In order to achieve the above object, a first aspect of the invention is an image capture device having an image capture element, the device further comprising a flicker detection portion which extracts flicker component signals corresponding to periodic changes in brightness in an image capture environment from image signals for each frame supplied by the image capture element, performs correction to remove signals at or below a prescribed reference low-amplitude value, and detects the frequency or the period of the flicker component from the peaks and valleys of the corrected flicker component signal.
By means of the first aspect, the weak brightness changes of an incandescent light or similar can be removed from the flicker component signal, so that unnecessary flicker detection can be avoided.
In order to achieve the above object, a second aspect of the invention is an image capture device having an image capture element, the device further comprising a flicker detection portion which extracts flicker component signals corresponding to periodic changes in brightness in an image capture environment from image signals for each frame supplied by the image capture element, performs correction to remove signals at or above a prescribed reference high-amplitude value, and detects the frequency or the period of the flicker component from the peaks and valleys of the corrected flicker component signal.
For example, in cases in which flicker component signals are extracted by taking the difference between the image signals of consecutive frames, there are cases in which an object image in the image signals of consecutive frames differs, and the object signals in one frame remain in the flicker component signals, which are different components. When the remaining object signals are of high brightness, large-amplitude values are contained in the flicker component signals, and the peaks and valleys of the flicker component signals cannot be appropriately detected. By means of the above second aspect, such high-brightness noise components can be removed, so that the peaks and valleys of the flicker component signals can be appropriately detected.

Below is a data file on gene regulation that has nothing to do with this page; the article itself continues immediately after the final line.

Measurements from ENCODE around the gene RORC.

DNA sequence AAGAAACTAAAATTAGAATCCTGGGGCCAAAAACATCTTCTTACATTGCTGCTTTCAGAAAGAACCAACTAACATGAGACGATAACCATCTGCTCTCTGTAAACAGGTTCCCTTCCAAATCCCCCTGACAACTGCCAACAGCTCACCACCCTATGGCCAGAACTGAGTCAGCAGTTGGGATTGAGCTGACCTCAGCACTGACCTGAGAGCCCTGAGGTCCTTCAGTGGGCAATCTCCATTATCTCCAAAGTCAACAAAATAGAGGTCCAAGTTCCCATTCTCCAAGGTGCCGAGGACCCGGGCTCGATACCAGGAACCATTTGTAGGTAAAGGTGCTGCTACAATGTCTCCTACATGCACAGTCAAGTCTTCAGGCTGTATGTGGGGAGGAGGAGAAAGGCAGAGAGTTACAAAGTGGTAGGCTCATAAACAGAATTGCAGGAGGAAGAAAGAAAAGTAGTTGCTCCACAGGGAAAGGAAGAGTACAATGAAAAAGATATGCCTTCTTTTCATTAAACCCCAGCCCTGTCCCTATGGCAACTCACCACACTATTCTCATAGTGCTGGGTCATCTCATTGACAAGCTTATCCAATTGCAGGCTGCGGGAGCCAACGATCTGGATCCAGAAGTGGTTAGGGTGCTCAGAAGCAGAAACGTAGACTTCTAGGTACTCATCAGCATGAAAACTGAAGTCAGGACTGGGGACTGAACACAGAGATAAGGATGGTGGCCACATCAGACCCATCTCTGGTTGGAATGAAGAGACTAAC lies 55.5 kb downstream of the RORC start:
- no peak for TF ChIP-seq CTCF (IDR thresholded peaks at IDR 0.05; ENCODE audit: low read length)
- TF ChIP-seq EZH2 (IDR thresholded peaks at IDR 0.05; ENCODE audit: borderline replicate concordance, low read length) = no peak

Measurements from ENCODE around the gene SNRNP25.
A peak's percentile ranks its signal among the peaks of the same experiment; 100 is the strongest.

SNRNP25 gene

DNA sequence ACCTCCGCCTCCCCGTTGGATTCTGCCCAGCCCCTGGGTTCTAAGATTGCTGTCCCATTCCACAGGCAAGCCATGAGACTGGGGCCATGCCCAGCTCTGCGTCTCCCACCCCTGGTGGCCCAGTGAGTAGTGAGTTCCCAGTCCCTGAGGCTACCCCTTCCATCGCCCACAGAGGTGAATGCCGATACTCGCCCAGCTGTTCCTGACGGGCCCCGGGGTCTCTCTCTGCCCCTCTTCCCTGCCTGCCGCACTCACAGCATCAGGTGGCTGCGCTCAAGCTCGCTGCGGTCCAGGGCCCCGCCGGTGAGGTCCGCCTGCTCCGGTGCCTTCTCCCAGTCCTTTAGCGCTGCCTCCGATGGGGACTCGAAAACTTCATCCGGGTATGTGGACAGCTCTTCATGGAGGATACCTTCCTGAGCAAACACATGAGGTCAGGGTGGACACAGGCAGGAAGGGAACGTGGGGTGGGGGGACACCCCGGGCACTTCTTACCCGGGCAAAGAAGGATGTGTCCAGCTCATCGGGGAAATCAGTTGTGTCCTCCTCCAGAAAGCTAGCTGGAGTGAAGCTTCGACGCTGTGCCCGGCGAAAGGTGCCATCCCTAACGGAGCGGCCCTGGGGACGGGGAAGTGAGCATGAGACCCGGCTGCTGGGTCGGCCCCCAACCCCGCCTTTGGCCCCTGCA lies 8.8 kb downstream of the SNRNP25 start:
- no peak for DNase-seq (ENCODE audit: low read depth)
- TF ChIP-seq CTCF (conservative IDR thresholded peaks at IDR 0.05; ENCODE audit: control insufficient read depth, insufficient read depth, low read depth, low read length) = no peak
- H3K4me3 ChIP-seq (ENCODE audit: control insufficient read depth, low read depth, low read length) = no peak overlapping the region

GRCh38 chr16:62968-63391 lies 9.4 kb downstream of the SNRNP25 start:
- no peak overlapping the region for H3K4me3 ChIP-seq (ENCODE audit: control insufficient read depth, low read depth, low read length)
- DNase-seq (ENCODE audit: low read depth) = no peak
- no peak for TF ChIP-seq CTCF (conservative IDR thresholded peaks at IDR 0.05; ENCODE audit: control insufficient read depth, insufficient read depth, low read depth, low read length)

In order to achieve the above object, a third aspect of the invention is an image capture device having an image capture element, the device further comprising a flicker detection portion which extracts flicker component signals corresponding to periodic changes in brightness in an image capture environment from image signals for each frame supplied by the image capture element, discriminates the peaks and valleys of the flicker component signals with reference to average values over each period of the flicker component signals, and detects the frequency or period of the flicker component from the discriminated peaks and valleys.
By means of the third aspect, even when extracted flicker component signals includes waveform components differing from ideal signals, by discriminating portions higher and lower than the average values for each period as peaks and valleys respectively, the peaks and valleys of the flicker component can be appropriately discriminated.
By means of this invention, an extracted flicker component signal can be corrected appropriately, and because a judgment reference value is used with respect to a distortion waveform, the peaks and valleys of flicker component signals can be appropriately discriminated, and the presence of a flicker component, as well as the frequency, can be accurately detected.
Below, embodiments of the invention are explained referring to the drawings. However, the technical scope of the invention is not limited to the embodiments, but extends to the inventions described in the scope of Claims, and to inventions equivalent thereto.
In the CMOS image sensor, pixels, each having a photodiode or other photoelectric conversion element and a transistor which amplifies the voltage resulting from the photoelectric conversion, are arranged in a matrix, and the voltage amplified within each pixel is output, via a selection transistor provided for each pixel, to a data line extending in the vertical direction. The selection transistors are selected in succession by means of scan lines extending in the horizontal direction, so that the voltages within pixels are output to data lines. Image signals output to a plurality of data lines are output in sequence to the signal processing portion 12.